Robin Hanson wants to cut the medical baby in half — an ironic twist given that he is half right.
He is certainly correct that the role of medicine has been overstated. Health care can only do so much to improve population health. Much of the dramatic mortality improvements over the last century can be attributed to changes outside of the medical system: better nutrition, improved sanitation, reduced smoking (at least over the last half century), and other public health improvements are but a few examples.
Diseases like hypertension, cancer, and diabetes explain much of a person’s longevity and quality of life, and medicine can do little to prevent them. Onset is mainly linked to genes, socioeconomic status, environment, viral exposure, and perhaps most importantly, health-related behaviors. The rest is random luck.
He is also correct that the strongest evidence comes from the RAND Health Insurance Experiment (HIE). The HIE randomized families to health insurance plans of varying generosity. One of the main findings of this experiment was that families in the least generous plan (95 percent coinsurance) spent nearly 30 percent less on medical care with little or no difference in health. Although there was not compelling evidence that higher cost-sharing led to worse health outcomes, low-income participants who were in poor health appeared to be more vulnerable to adverse outcomes. For example, poor people with high blood pressure had slightly higher mortality rates if they had higher cost-sharing. While Robin Hanson rightly questions the statistical criteria in this study, the relationship between insurance and outcomes has been corroborated in other settings — for example, when Medi-Cal suddenly and unexpectedly removed eligibility for certain hypertensive patients, and their blood pressure control worsened.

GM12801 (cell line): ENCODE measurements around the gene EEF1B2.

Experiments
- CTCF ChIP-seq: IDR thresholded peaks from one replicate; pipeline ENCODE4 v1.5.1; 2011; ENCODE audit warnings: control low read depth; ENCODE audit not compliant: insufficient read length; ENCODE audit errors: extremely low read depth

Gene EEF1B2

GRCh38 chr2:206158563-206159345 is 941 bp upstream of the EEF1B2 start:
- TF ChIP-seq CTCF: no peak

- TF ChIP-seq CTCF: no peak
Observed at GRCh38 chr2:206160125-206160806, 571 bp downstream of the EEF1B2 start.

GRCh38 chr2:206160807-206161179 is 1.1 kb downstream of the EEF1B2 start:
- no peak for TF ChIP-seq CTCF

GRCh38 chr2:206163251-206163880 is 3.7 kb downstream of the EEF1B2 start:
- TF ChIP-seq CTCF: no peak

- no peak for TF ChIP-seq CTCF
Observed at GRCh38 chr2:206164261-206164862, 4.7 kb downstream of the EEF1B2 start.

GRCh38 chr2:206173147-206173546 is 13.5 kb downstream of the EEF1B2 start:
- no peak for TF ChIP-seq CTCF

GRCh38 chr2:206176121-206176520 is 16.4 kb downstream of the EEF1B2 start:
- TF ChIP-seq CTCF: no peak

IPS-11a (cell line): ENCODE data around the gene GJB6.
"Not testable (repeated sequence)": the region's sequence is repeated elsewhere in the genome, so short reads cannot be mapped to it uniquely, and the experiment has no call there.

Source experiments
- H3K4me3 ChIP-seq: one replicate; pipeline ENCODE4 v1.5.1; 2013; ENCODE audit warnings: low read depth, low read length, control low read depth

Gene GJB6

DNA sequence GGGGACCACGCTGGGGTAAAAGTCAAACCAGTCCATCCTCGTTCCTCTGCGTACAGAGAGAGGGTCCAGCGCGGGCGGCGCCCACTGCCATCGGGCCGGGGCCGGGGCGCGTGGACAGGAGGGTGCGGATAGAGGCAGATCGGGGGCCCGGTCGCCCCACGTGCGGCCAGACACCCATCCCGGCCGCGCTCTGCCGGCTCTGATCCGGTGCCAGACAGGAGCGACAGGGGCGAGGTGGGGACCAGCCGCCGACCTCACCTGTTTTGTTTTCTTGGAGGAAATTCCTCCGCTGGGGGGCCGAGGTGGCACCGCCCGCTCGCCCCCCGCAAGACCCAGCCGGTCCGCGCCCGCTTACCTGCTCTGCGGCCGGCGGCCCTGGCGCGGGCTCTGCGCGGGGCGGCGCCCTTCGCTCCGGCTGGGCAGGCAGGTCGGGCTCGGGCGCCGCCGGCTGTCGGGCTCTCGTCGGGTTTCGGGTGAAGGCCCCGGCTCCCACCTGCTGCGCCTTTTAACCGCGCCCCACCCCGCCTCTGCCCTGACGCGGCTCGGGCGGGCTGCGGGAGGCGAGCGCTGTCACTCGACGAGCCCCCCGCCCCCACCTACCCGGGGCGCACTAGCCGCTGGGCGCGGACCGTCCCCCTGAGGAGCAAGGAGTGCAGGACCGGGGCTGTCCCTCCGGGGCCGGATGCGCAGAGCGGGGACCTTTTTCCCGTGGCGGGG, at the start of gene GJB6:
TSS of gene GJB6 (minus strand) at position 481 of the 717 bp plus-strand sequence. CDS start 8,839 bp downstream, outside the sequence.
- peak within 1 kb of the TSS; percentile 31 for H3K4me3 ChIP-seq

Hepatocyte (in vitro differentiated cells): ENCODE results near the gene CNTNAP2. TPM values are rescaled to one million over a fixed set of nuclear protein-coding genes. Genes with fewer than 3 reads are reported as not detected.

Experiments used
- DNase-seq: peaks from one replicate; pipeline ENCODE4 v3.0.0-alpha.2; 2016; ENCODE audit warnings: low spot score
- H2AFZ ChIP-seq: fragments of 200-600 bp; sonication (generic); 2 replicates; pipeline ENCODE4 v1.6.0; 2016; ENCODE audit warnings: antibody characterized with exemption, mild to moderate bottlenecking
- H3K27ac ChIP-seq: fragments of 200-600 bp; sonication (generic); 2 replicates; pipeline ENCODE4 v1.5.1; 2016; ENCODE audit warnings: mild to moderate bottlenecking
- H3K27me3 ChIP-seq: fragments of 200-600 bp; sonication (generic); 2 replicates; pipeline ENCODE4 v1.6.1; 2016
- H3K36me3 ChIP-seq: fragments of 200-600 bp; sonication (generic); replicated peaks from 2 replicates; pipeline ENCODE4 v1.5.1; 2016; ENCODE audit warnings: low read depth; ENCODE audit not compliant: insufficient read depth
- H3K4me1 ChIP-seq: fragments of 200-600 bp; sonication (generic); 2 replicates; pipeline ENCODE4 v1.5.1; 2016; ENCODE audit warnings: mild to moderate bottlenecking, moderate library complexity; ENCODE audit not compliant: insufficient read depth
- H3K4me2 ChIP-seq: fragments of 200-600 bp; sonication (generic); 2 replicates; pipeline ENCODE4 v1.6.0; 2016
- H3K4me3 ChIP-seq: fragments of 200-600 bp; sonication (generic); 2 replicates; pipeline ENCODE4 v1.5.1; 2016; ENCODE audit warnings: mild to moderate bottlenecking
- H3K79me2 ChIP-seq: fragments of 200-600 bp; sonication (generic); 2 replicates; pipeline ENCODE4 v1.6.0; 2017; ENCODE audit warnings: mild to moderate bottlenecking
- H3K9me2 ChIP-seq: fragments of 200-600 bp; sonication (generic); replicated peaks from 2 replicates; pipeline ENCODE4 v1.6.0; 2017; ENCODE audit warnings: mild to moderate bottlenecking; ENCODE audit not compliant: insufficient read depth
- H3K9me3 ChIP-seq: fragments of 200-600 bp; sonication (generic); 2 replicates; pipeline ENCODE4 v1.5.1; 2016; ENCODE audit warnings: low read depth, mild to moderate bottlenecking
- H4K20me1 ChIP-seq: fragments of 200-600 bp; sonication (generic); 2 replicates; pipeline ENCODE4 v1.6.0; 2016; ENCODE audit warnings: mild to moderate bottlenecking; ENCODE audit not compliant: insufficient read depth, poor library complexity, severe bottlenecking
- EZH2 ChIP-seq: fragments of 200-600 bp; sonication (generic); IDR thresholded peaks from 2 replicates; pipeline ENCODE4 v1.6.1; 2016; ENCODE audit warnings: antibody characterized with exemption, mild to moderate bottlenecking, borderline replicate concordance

However — and where Robin Hanson goes astray — is that once someone has a disease, the health care system now offers valuable therapeutic choices. The HIE is more than three decades old, and in that time period many new therapies have emerged. Drugs in particular can be very effective when used properly. For patients with HIV, congestive heart failure, high cholesterol, diabetes, and schizophrenia, evidence is emerging that drugs are providing long-term health benefits. One study found that HIV drugs alone have generated more than one trillion dollars in value. In fact, better treatment and drugs are responsible for approximately half the decline in U.S. deaths from coronary heart disease from 1980 to 2000.
There is a lot of waste in the system, as the evidence cited by Hanson and others makes clear. But how do we eliminate it? Asking people to spend more out-of-pocket clearly isn’t enough. The HIE found that participants in the high cost-sharing group were as likely to reduce “appropriate” as “inappropriate” care, as defined by groups of medical experts. The reality is that there is enormous variability in the benefits that different patients receive from treatment, and hence much of the medical care we buy gets wasted. So, while on average, care is worth it, the marginal dollar may not buy much. There is both overtreatment and undertreatment at the same time. The lesson, then, is that we should be spending a lot less in some areas, but also spending a lot more elsewhere.
I agree with Robin Hanson’s view that the health policy debate is preoccupied with the wrong issues — for example, covering the uninsured. The real challenge for society is deciding how we can best buy better health, not just health care. In fact, I suspect that early child development, education, clean air, and medical research may offer better returns than health insurance and more medical services. But it may also turn out society should be spending more, not less, on medical care — just doing so in a more prudent manner.
Dana Goldman is the RAND Chair in Health Economics and the Founding Director of the Bing Center for Health Economics at RAND.